Eyetalian Car Maker Buys Out Chrysler, Brings Scourge Of Continued Employment To Midwest

Eyetalian Car Maker Buys Out Chrysler, Brings Scourge Of Continued Employment To Midwest

Tragedy befell Detroit (again!) with the New Year, asItalian car-joke maker Fiat announced it was buying the 41 percent of Chrysler stock that it doesn’t already own.

Fiat was invited by the Obama administration to buy a stake in Chrysler in the tragic summer of 2009, when Chrysler and GM went through government-assisted bankruptcy as part of the socialist takeover of the U.S. auto industry. Since then, both Chrysler and Government Motors have returned fully to private hands, and both are humming along nicely, selling cars that people actually want to buy. But imagine how much better off they’d be doing if the free market had been allowed to work!

With the purchase, Fiat becomes the seventh-largest auto maker in the world, mainly because of that miniskirted model on the Abarth commercials (rawr!). Chrysler's sales are up 70 percent since Fiat took over the company, leading to understandable criticism from unbiased sources at the Competitive Enterprise Institute, who logically argue that Chrysler would have been far better off going through a lengthy, traditional Chapter 11 bankruptcy, allowing its creditors to strip all the meat off its flesh in an orgy of creative destruction that would have helped obsolete auto workers retrain themselves as part-time fried food consultants. This is just science; look how well it worked for Lehman Brothers.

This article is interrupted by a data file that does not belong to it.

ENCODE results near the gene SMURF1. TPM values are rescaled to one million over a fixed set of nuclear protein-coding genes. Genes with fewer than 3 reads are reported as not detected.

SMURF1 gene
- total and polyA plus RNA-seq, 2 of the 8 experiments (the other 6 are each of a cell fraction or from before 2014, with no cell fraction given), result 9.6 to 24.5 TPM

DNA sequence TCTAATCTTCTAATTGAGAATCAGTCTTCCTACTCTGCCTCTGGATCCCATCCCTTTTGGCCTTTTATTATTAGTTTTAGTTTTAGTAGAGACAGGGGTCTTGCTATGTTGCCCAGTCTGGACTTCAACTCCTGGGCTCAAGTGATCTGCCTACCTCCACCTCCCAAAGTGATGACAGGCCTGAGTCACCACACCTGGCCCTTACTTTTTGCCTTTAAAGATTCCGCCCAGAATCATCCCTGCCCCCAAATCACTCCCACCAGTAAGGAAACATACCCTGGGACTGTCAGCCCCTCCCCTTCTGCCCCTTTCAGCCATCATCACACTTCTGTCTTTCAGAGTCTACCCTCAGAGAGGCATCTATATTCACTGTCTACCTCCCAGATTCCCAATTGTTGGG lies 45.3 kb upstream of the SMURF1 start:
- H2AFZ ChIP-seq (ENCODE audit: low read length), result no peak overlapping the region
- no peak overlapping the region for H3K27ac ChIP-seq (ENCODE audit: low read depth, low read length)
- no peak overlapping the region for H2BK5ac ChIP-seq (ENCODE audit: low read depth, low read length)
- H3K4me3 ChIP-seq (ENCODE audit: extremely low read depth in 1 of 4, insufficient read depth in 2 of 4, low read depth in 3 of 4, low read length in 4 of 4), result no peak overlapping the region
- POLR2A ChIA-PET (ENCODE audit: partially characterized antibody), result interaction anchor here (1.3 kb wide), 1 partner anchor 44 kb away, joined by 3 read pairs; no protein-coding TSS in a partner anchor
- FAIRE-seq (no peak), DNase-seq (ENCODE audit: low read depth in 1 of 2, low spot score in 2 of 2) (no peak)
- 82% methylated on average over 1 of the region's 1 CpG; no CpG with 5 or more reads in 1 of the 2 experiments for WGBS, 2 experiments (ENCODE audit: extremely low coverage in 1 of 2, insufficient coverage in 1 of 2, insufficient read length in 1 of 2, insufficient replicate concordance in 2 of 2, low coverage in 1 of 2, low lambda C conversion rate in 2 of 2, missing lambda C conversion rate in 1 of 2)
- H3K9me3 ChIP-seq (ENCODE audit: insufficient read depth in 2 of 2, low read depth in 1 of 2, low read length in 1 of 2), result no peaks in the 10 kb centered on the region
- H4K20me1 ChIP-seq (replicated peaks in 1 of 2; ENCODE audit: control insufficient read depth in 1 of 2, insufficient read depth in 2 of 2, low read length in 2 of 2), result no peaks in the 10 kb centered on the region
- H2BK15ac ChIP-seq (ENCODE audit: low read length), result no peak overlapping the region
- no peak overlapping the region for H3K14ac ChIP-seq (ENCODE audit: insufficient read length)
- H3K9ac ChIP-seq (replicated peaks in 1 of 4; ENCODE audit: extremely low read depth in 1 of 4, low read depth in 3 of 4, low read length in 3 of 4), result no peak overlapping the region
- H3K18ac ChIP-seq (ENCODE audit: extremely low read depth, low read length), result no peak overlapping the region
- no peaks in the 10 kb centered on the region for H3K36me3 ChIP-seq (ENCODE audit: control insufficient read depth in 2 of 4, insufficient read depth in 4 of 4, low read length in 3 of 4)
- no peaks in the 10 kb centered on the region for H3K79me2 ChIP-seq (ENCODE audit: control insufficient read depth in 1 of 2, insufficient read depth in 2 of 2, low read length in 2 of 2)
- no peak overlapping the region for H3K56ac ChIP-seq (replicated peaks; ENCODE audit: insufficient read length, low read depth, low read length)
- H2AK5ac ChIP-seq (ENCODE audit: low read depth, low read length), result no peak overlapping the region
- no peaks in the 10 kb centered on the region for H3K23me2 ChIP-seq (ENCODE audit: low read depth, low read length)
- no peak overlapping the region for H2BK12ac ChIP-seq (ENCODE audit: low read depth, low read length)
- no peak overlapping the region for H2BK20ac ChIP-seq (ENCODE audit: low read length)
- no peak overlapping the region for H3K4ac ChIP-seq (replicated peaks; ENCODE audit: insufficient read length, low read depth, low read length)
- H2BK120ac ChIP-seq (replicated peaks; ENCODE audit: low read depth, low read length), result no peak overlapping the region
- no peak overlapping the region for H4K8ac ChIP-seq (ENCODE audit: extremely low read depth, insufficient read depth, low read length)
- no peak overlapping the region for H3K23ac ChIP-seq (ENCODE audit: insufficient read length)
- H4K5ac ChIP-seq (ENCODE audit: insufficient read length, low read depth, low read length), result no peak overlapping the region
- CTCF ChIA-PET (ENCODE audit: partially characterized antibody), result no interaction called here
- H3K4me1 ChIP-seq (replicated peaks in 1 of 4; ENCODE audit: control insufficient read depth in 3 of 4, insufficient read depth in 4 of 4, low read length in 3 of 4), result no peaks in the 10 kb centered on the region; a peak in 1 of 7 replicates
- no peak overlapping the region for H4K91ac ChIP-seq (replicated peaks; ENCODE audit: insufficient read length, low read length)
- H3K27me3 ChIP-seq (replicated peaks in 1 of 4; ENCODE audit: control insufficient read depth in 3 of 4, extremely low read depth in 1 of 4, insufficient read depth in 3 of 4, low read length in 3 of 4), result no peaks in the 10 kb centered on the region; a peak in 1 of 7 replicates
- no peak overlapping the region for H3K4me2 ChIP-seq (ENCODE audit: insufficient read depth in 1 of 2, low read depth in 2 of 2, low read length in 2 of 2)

Much criticism of the deal centers on Fiat’s poor sales in Europe, which is totally fair, as it is Fiat’s fault that the entire car industry is struggling in Europe. This is largely due to wise austerity measures from European national governments and the European Central Bank, which have staved off the hyperinflation that is currently devastating the United States.

In addition to the $3.65 billion purchase price, Fiat agreed to pay $700 million into the United Auto Workers medical benefits trust, allowing Fiat to close the deal without a new Chrysler public stock offering. This arrogant bypassing of America’s saltiest salts of the Earth, Wall Street investment bankers, is expected to contribute further to America’s decline, nearly as much as being forced to buy a Chrysler Chianti or a Jeep Pezzonovante or whatever.

[Bloomberg Business Week / Competitive Enterprise Institute]


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